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Allen, Bills make statement. Technically, Josh Allen didn’t have a perfect night. He took a sack and threw two interceptions, after all. But anyone watching Thursday’s game knows that the first one was clearly on the receiver; chalk the second pick up to a great play by Rams cornerback Troy Hill, who read the throw beautifully. Before and after that, however, Allen was a machine. Once he was able to use his legs more in the second half — both on scrambles and designed runs — the Rams had no answer for him. Through three quarters, there were zero passes of 20-plus air yards. Then on the first play of the fourth quarter, Allen faced a Cover-0 blitz and dialed up a deep ball to Gabe Davis for 47 yards. Three plays later, he launched into the end zone. How do you stop him? Two picks couldn’t do it. Allen, everyone’s MVP favorite, is off to a blazing start.
Is there reason for Stafford concern? It’s easy pickings to wonder if Matthew Stafford is fully healthy. After all the offseason stories about his elbow, how could we not? There were times in the game where he threw more over the top than I can remember, but that’s hardly proof he’s somehow favoring it with his throwing motion. Stafford’s first interception looked like a miscommunication with tight end Tyler Higbee — hard to know who’s to blame. On the second INT, Stafford tried to dial up his Super Bowl magic with the no-look (three-quarters arm angle) pass to Cooper Kupp, but Stafford was high and off-target with it. Was it a pretty outing? Not in the least. But the Rams’ blocking issues and inability to run the ball out of 11 personnel made his job a lot harder. There might be a physical element to Stafford’s Week 1 struggles, but let’s not just default to that assumption after one game.Hats off to the Bills’ defense. Much of the talk coming in was how the Bills’ young corners might struggle. But rookies Kaiir Elam and Christian Benford (a sixth-rounder who played FCS ball a year ago) held up extremely well, and Dane Jackson had a pick. The Rams, hard as they tried, just couldn’t get the Bills out of those two-high looks most of the night. When you can’t run the ball, that’s tough. It seemed to frustrate Stafford and Sean McVay from a big-play standpoint — the opportunities were few and far between. Bills defensive coordinator Leslie Frazier technically operates with an old-school mentality: make the offense matriculate down the field eight, 10, 12 plays at a crack. The thinking is that mistakes will happen. That philosophy panned out in a big way Thursday. The Bills got good pressure most of the night (especially early) from Von Miller and what looks like a much deeper defensive line group. The Rams helped them by pass-protecting poorly, and they had only one drive longer than 38 yards in the game’s first 55 minutes. But credit is deserved for a Buffalo defense that hauled in three picks and seven sacks. It was a tremendous effort.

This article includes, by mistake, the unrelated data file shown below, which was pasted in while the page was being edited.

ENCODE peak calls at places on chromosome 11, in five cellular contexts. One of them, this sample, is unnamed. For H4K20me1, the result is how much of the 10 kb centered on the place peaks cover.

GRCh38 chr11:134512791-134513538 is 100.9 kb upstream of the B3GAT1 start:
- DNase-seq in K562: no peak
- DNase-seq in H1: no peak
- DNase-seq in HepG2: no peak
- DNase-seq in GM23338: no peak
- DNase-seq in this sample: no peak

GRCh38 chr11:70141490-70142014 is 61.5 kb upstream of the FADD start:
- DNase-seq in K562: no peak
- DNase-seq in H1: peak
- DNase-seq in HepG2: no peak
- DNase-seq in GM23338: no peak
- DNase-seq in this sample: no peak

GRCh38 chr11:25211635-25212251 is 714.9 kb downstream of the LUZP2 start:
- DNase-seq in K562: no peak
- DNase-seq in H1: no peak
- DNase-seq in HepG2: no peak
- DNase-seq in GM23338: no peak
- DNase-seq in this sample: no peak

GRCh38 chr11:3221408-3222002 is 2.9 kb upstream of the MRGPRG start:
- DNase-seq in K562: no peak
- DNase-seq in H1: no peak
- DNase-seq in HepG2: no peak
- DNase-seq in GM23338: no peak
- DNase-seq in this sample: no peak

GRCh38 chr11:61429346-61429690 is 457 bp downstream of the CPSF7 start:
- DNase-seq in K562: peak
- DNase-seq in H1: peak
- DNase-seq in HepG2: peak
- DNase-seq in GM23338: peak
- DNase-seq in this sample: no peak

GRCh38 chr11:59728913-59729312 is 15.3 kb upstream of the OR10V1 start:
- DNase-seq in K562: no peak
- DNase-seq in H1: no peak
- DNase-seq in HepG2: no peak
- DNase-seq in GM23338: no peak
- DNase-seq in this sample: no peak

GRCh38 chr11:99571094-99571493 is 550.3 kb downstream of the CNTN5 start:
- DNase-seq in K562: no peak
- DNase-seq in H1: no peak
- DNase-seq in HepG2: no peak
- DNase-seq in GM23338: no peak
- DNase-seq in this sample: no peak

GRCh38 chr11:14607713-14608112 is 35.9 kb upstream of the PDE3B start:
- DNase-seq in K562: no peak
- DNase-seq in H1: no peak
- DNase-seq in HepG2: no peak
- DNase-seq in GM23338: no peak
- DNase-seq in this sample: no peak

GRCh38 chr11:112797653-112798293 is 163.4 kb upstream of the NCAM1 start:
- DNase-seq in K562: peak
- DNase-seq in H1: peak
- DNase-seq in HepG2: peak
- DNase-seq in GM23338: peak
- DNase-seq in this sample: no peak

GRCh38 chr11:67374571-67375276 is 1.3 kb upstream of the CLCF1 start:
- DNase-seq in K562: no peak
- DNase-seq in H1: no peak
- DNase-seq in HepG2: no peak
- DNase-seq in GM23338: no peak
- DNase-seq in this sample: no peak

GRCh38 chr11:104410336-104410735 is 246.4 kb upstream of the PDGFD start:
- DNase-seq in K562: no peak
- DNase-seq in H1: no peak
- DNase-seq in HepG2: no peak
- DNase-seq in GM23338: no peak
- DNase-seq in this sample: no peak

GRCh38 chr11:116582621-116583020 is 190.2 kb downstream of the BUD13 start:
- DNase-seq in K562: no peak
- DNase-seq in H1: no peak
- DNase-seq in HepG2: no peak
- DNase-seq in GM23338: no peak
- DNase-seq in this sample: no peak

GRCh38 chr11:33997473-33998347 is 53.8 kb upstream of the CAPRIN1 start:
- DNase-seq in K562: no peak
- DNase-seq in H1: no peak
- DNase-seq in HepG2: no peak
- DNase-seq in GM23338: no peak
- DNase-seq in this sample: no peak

Dorsey has impressive debut. Bills offensive coordinator Ken Dorsey was in his bag early on in his first regular-season game as a play-caller. Those concerns about losing Brian Daboll are yesterday’s news (for now). Dorsey had Allen running some rollout plays that Cam Newton used to with the Panthers back when Dorsey was his QB coach. On the TD drive that put the Bills up 17-10, Dorsey used Allen as a runner a few times, resulting in his highlight-reel stiff-arm of Rams safety Nick Scott. Mix that in with the outside zone toss plays — a Kyle Shanahan staple — that appear to be a new wrinkle and Dorsey was able to keep the Rams’ defense off-kilter several times. So, he’s drawing from other team’s concepts while also keeping the core of the playbook that Allen excelled with the past few years. It’s hard to argue with that formula.
Where was Cam? The Rams used running back Darrell Henderson extensively early in the game — and on all eight plays of the opening drive — while Cam Akers mostly sat. This was after Akers declared earlier this week that, “I know I’m healthy.” He added: “Everybody else will just get to see (Thursday). I’m not trying to go show anybody that I’m healthy. I’m just going to play my game.” Akers’ first carry came a few minutes into the second quarter, resulting in a no-gain. He’d finish with two carries for zero yards. Is it too early to be concerned? Of course. It’s Week 1. The Rams have 10 days until they face the Falcons. Some of his usage can be attributed to the score getting a bit out of hand. Perhaps the soft-tissue injury Akers dealt with in the preseason is still barking a bit, too. But how the Rams use their backs early this season will be worth monitoring. Akers’ fantasy owners certainly will be.